Computing is ubiquitous in our daily lives. Increasingly computing makes decisions in our lives starting from the mundane (e.g. Netflix recommending us movies/TV shows or sensors dispensing soap), to the somewhat more relevant (e.g. algorithms deciding which ads Google shows you or a car parking itself) to the downright worrisome (e.g. automated systems deciding the risk of a person who is arrested committing a crime in the future or automated “killer drones”).
While we have (and continue to) educate our computing students on the technical aspects of building computing systems that are used in our daily lives, there has been relatively less focus on incorporating ethics and responsible computing in such courses. Our project aims to incorporate ethics and more generally responsible computing in a wide range of computing courses.
We have currently targeted a mix of courses: three required courses (spanning the first year, sophomore and senior year) for the BS Computer Science degree, one popular elective and created one new elective. Here is a quick overview of the courses that we targeted:
Next, we provide bit more details on the ethical and/or responsible computing assignments that we created as part of our existing courses:
The first year seminar is composed of six two-weeks modules (consisting of four lectures and two in-class activities) and we picked two modules in the first year seminar.
It is easy to take for granted how much computers are part of our life. This module explores how we got here and what computing means to modern day life, all with a connection to societal issues and ethics.
This week the exploration is historical, from the beginning though modern times.
Here are all the relevant material for week 1 of the module:
This week looks at the societal issues with computing and modern trends in how computers are part of life. Here are all the relevant material for week 2 of the module:
The Societal Computing module of CSE199 introduces students to the idea of Societal Computing, which we define as computing for, in, and ideally, with, society. (We note that this is our own definition of societal computing, but it is not our term. The concept originates in various places, including as the namesake of Carnegie Mellon’s Societal Computing Ph.D. program.)
In the first week, we cover the idea of societal computing and how it can be used as a critical lens through which we can understand today’s applications of machine learning technologies.
Here are all the relevant material for week 1 of the module:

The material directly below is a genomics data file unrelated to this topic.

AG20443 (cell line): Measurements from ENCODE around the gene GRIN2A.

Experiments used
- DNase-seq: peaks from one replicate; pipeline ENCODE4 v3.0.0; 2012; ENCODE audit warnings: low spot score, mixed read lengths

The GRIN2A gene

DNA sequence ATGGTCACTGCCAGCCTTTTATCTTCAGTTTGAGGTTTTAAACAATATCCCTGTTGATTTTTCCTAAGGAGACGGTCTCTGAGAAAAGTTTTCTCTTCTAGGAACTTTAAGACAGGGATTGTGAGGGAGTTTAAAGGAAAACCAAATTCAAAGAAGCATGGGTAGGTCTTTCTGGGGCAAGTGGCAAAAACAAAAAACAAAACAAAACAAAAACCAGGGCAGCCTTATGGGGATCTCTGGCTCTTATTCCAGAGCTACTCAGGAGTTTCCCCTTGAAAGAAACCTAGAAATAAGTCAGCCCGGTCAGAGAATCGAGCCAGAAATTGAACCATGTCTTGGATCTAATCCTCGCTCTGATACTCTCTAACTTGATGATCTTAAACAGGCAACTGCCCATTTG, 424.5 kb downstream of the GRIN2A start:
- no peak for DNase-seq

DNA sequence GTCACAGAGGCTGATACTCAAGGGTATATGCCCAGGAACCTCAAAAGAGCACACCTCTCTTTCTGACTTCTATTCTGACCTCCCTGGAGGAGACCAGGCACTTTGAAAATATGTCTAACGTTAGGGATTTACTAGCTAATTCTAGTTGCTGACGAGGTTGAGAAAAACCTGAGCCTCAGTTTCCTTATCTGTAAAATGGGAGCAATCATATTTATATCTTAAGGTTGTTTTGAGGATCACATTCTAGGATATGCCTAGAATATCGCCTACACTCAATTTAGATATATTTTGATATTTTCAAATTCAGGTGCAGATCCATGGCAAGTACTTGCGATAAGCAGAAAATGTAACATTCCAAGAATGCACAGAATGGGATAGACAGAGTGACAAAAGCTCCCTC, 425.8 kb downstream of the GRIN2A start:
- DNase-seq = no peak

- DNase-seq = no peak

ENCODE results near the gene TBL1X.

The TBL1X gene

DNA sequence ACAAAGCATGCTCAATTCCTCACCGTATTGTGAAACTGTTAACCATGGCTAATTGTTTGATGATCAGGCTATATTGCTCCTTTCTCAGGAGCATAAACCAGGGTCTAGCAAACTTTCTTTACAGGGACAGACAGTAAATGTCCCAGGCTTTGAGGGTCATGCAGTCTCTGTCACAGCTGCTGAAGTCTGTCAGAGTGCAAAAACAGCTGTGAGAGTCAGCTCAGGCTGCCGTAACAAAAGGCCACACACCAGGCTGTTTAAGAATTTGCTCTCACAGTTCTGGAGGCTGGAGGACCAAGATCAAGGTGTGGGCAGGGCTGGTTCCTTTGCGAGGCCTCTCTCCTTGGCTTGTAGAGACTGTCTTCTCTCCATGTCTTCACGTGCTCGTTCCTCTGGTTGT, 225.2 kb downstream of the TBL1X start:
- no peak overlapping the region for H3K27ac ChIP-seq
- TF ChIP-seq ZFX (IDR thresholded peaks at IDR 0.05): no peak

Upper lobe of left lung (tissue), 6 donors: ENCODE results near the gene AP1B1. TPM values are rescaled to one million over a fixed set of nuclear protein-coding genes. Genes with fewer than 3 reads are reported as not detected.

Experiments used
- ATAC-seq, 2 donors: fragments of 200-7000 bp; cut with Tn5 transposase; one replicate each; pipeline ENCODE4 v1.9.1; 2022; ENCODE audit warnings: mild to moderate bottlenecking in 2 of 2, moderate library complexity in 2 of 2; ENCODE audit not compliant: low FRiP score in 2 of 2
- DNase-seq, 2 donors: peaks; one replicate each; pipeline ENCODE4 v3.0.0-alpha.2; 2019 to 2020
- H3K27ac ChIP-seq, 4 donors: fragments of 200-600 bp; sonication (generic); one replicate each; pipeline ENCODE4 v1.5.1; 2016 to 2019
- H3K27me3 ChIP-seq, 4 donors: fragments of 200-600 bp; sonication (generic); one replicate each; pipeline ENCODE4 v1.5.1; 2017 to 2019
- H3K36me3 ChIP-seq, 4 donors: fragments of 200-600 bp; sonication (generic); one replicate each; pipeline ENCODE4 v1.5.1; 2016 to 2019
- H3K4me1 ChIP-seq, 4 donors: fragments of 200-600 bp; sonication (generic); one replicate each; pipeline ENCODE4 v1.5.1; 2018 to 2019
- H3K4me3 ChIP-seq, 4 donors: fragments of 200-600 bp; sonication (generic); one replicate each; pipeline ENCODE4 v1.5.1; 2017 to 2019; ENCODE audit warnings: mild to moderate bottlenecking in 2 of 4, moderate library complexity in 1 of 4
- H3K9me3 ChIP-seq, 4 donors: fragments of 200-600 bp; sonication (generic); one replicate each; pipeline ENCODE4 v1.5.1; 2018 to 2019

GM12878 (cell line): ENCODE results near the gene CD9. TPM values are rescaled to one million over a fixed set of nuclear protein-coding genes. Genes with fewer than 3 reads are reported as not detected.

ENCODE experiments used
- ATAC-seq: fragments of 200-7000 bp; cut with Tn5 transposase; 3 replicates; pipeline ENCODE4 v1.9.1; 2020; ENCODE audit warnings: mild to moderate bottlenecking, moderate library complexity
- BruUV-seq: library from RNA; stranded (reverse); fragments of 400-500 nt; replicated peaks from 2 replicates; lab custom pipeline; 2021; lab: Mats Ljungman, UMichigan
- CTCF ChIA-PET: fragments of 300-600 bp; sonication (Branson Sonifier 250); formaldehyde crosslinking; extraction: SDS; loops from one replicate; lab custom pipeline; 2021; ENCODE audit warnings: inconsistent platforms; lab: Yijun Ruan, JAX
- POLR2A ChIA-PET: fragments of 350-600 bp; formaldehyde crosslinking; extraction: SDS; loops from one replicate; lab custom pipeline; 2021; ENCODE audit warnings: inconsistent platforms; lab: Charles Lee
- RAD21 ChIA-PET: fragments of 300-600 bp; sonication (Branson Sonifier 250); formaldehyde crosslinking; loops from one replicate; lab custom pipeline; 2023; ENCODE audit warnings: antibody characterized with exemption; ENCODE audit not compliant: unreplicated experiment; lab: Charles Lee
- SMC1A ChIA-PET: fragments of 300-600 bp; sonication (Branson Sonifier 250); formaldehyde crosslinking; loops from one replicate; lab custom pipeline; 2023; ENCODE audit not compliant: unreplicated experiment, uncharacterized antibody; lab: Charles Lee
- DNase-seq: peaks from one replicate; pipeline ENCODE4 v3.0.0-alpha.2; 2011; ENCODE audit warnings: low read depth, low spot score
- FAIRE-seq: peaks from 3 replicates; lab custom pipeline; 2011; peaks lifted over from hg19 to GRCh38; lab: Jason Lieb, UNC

In the second week, we turn to social media, taking another critical lens as we chart the history of social media, its benefits (e.g. as a space for networked counterpublics) and its many, many failings.
Here are all the relevant material for week 2 of the module:
There are multiple activities/assignments in CSE 331 that all have the common thread of accessing high speed Internet. The main reason for this choice was because this is an issue all of our students could appreciate at a personal level. COVID-19 hit after we implemented/ran these activities in Fall 2019. In future iterations we plan to incorporate increased awareness of the structural inequalities when it comes to access to high speed Internet (see e.g. this Netgain Partnership webinar on Broadband Access in the US) that has been brought to the fore by the pandemic.
Below we provide an overview of four activities/assignments that we piloted in Fall 2019
The introductory lecture asks students to think about how they would improve broadband access in Cattaraugus county (which is one county over from Erie, which is where Buffalo resides). Students are asked to talk in small groups in the lecture to think about both technical as well as societal issues as they think about how to solve the whole problem.
This in-class activity on improving Internet access in Cattaraugus county was an activity that was used in CSE 331 before Fall 2019 though the focus was mostly on the technical aspects. Starting in Fall 2019, students were explicitly asked to think about societal issues as well.
This related talk provides more details on this in-class activity including some of the in-class responses.
Greedy algorithms is perhaps the basic algorithmic technique. CSE 331 covers greedy algorithms for bit over 2 week period. One of the homework problems for greedy algorithms (which is a classical covering an interval with minimum number of fixed width intervals that can “slide” as needed) asks the students to provide high speed Internet coverage on a straight line using wireless network towers. The problem is connected to the in-class discussion on access to high speed Internet from the first lecture.
CSE 331 spends two weeks on dynamic programming. One of the homework problems is for students to design a dynamic programming algorithm for a problem that generalizes the weighted interval scheduling problem. The setup asks the students to design an algorithm that schedules request to access a computer with high speed Internet access in a way that serves the diversity of users in the community.